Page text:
Use of standard U-bottom and V-bottom well plates to generate neuroepithelial embryoid bodies

David Choy Buentello, Lena Sophie Koch, Grissel Trujillo-De Santiago, Mario Moisés Alvarez*, Kerensa Broersen

*Corresponding author for this work

Research output: Contribution to journalArticleAcademicpeer-review

5 Citations (Scopus)
54 Downloads (Pure)

Abstract

The use of organoids has become increasingly popular recently due to their self-organizing abilities, which facilitate developmental and disease modeling. Various methods have been described to create embryoid bodies (EBs) generated from embryonic or pluripotent stem cells but with varying levels of differentiation success and producing organoids of variable size. Commercial ultra-low attachment (ULA) V-bottom well plates are frequently used to generate EBs. These plates are relatively expensive and not as widely available as standard concave well plates. Here, we describe a cost-effective and low labor-intensive method that creates homogeneous EBs at high yield in standard V- and U-bottom well plates by applying an anti-adherence solution to reduce surface attachment, followed by centrifugation to enhance cellular aggregation. We also explore the effect of different seeding densities, in the range of 1 to 11 ×103 cells per well, for the fabrication of neuroepithelial EBs. Our results show that the use of V-bottom well plates briefly treated with anti-adherent solution (for 5 min at room temperature) consistently yields functional neural EBs in the range of seeding densities from 5 to 11×103 cells per well. A brief post-seeding centrifugation step further enhances EB establishment. EBs fabricated using centrifugation exhibited lower variability in their final size than their non-centrifuged counterparts, and centrifugation also improved EB yield. The span of conditions for reliable EB production is narrower in U-bottom wells than in V-bottom wells (i.e., seeding densities between 7×103 and 11×103 and using a centrifugation step). We show that EBs generated by the protocols introduced here successfully developed into neural organoids and expressed the relevant markers associated with their lineages. We anticipate that the cost-effective and easily implemented protocols presented here will greatly facilitate the generation of EBs, thereby further democratizing the worldwide ability to conduct organoid-based research.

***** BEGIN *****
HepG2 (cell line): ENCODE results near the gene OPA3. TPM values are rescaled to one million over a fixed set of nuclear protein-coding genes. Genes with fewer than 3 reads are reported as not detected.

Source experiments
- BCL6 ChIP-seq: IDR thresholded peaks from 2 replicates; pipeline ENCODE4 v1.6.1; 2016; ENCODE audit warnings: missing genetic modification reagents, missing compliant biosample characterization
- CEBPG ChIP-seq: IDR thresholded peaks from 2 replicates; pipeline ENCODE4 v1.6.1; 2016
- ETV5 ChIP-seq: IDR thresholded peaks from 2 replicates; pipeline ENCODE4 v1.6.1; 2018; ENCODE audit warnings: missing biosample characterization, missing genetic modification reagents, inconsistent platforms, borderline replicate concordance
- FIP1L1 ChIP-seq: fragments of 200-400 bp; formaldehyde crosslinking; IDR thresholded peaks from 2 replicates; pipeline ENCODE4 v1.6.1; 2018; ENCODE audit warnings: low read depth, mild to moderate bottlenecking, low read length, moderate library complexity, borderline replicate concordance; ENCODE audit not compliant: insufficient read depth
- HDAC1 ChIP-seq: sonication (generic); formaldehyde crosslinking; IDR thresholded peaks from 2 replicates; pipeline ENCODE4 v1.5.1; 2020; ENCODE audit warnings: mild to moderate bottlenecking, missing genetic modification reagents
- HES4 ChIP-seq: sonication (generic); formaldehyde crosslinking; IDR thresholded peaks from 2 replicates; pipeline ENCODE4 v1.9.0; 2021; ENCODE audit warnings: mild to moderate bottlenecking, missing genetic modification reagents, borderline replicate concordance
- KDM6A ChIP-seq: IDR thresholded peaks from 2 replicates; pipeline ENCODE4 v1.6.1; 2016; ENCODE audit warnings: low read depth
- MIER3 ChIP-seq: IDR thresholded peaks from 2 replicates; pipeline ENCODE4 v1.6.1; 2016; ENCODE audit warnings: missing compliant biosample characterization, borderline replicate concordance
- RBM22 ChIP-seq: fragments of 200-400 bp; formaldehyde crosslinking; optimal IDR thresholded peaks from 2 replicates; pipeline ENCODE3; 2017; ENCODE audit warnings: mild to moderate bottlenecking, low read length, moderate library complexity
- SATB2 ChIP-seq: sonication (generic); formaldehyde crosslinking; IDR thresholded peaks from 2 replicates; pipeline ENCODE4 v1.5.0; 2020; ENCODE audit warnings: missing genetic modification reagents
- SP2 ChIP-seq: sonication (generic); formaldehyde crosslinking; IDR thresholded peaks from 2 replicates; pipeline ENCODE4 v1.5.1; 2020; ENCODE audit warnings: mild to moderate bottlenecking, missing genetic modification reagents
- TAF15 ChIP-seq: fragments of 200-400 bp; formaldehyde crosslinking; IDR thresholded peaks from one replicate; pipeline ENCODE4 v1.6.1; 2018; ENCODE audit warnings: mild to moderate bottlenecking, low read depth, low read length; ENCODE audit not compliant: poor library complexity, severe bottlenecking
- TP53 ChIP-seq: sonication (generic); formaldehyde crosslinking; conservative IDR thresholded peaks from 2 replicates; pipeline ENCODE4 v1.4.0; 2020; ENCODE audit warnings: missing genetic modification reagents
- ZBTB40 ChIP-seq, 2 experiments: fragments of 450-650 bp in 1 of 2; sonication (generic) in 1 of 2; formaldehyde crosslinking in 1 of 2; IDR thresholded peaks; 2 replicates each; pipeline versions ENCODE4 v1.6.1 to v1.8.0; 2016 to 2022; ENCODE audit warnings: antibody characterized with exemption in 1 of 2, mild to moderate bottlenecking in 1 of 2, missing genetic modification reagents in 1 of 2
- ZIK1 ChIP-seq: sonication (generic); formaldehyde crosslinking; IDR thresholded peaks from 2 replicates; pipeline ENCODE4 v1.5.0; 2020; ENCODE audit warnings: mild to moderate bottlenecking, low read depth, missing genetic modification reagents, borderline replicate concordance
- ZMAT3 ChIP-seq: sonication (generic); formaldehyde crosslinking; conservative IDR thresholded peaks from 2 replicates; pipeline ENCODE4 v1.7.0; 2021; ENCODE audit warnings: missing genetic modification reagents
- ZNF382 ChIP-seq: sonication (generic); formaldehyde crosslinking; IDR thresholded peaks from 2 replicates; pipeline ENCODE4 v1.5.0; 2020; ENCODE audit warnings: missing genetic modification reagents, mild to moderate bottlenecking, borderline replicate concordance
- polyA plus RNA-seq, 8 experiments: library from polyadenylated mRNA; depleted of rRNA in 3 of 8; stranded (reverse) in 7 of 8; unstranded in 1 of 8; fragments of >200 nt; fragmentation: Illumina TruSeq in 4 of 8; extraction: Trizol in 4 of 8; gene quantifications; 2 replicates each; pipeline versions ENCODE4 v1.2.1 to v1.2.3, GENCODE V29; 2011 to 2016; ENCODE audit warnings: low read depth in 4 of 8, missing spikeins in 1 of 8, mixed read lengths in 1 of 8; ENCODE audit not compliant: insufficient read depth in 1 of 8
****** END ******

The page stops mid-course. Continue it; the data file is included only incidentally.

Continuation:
Original languageEnglish
Article numbere0262062
JournalPLoS ONE
Volume17
Issue number5 May
DOIs
Publication statusPublished - 10 May 2022

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